Book Review: All The Things I Lost In The Flood
By Ava McLaughlin
“What happens between the time you think about something and the moment you express it?” -Laurie Anderson
All the Things I Lost in the Flood by Laurie Anderson is an extensive volume traversing four decades of Anderson’s long life as an artist including drawing, multimedia installations, performance, and new projects using augmented reality. She wrote this book about what was lost in her life and what she then found in her later years, discovering what it means to live truly in a single moment.
The root of her work, she explains in the essays included in the book, are stories. Stories are the engines of creation and words are what she loves the most about art. This book is about the strategies she uses to put stories and words into art. The essays explore how language relates to images and raises questions pertaining to beauty, time, reality, and memory.
This book is cut into chapters including various topics, such as ice, place, narration, light, film, air, and time. She separates into these chapters based on the concept that place and context influence text. Each chapter is focused on looking at putting language into visual art in forms of instruments, statues, boxes, installations, film, and performance. They each include thought-provoking commentary written by Anderson exploring the influences on language from politics, technology, poetry, and the difference between stories and songs.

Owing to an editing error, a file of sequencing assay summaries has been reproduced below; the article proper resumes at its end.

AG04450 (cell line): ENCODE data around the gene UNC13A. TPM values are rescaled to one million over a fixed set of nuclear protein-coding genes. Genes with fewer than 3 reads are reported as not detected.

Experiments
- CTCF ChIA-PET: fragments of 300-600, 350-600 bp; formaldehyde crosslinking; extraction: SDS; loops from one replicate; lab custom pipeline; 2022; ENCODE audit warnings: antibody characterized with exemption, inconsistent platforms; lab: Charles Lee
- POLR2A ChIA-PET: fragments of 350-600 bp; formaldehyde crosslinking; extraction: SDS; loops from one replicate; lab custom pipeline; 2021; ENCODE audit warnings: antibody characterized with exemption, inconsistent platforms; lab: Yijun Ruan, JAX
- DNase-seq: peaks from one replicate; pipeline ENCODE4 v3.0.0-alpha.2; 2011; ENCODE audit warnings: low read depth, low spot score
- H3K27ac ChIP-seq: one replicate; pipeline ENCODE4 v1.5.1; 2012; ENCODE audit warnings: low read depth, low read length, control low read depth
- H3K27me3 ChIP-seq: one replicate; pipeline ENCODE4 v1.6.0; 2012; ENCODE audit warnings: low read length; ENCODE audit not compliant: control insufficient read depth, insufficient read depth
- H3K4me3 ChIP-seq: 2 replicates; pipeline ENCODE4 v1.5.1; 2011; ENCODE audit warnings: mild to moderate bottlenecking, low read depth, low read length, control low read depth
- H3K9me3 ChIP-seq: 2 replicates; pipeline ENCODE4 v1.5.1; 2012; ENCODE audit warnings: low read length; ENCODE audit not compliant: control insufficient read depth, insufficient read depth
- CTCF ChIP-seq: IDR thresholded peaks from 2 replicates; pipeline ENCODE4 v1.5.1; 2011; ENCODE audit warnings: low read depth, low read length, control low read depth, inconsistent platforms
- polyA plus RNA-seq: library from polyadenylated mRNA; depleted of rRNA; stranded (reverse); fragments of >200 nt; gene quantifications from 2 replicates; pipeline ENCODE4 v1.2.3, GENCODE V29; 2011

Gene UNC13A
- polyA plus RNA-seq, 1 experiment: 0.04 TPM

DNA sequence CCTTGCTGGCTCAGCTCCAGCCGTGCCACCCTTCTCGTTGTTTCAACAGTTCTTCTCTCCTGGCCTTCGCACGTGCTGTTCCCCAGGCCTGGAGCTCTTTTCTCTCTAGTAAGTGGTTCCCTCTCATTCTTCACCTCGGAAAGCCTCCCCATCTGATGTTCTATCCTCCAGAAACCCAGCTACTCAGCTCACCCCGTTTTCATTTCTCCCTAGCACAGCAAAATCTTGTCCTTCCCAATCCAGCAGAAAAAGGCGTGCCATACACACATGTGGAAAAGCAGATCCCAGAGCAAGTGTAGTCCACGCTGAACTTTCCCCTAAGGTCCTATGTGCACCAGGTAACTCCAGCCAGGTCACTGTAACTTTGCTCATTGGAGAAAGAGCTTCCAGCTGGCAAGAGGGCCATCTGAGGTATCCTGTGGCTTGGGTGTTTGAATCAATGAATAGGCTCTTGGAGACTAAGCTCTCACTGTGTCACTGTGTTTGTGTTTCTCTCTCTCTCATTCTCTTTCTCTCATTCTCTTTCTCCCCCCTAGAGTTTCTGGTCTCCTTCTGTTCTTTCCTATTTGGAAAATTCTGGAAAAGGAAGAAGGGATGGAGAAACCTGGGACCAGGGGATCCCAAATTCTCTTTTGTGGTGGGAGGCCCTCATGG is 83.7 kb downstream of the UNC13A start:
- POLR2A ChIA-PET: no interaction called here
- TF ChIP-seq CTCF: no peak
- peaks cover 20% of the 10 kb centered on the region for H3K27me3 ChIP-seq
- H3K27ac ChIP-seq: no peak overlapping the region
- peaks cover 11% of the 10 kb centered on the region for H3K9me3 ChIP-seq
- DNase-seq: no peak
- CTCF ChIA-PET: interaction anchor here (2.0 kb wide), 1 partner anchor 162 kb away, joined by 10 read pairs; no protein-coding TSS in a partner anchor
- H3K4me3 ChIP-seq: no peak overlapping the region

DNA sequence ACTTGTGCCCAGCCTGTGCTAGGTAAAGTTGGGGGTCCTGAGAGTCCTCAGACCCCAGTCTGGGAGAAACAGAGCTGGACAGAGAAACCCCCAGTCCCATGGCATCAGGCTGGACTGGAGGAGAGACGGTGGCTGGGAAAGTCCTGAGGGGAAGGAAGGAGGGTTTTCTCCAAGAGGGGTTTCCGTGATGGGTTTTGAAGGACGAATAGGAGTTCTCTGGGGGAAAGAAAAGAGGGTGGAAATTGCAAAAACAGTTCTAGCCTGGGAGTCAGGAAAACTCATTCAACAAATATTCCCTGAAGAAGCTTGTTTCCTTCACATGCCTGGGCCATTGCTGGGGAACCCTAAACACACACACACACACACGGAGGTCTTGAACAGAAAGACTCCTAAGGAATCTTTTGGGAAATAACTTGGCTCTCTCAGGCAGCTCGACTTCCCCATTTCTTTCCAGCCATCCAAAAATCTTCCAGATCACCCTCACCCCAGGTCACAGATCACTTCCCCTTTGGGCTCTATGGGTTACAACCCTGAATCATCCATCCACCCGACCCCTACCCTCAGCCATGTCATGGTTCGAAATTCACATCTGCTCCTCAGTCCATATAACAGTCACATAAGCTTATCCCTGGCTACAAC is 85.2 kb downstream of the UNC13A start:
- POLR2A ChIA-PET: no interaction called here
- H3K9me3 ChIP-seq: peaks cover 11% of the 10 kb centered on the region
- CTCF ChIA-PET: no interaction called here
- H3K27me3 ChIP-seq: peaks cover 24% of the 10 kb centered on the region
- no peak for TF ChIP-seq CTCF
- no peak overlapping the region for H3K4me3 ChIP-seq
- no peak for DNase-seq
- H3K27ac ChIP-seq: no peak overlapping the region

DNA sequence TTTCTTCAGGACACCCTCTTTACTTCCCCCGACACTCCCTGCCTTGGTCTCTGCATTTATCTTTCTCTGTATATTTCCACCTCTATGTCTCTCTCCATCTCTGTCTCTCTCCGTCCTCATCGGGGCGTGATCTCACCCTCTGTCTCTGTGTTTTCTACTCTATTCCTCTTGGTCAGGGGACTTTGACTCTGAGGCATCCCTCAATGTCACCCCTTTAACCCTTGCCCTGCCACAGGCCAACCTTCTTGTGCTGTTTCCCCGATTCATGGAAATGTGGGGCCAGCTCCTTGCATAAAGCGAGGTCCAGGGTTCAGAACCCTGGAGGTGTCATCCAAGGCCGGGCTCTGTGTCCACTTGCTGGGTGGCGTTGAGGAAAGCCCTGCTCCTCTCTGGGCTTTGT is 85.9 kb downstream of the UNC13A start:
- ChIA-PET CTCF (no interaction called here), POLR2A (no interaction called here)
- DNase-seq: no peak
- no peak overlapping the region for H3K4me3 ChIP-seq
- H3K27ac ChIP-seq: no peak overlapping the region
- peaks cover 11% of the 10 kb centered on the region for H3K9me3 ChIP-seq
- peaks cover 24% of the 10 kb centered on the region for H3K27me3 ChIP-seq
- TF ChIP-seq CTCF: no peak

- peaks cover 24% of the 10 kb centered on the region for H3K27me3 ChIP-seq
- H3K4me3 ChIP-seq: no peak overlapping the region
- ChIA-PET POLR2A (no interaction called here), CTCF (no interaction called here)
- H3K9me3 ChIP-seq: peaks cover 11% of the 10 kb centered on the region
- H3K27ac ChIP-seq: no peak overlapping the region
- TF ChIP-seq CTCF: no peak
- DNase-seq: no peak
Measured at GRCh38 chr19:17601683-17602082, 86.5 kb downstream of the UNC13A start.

Anderson began as a painter and sculptor and went on to draw, create music, installations, film, electronic design, software, opera and theater. Many of her visual works have been represented as pure visual art instead of a collaboration of words, which she wanted. All the Things I Lost in the Flood offers a development of the relationship between pictures, stories, and the codes we use to represent the world.
Anyone with any interest in this prolifically fearless artist will love this survey of her career, which is truly another Laurie Anderson work of art.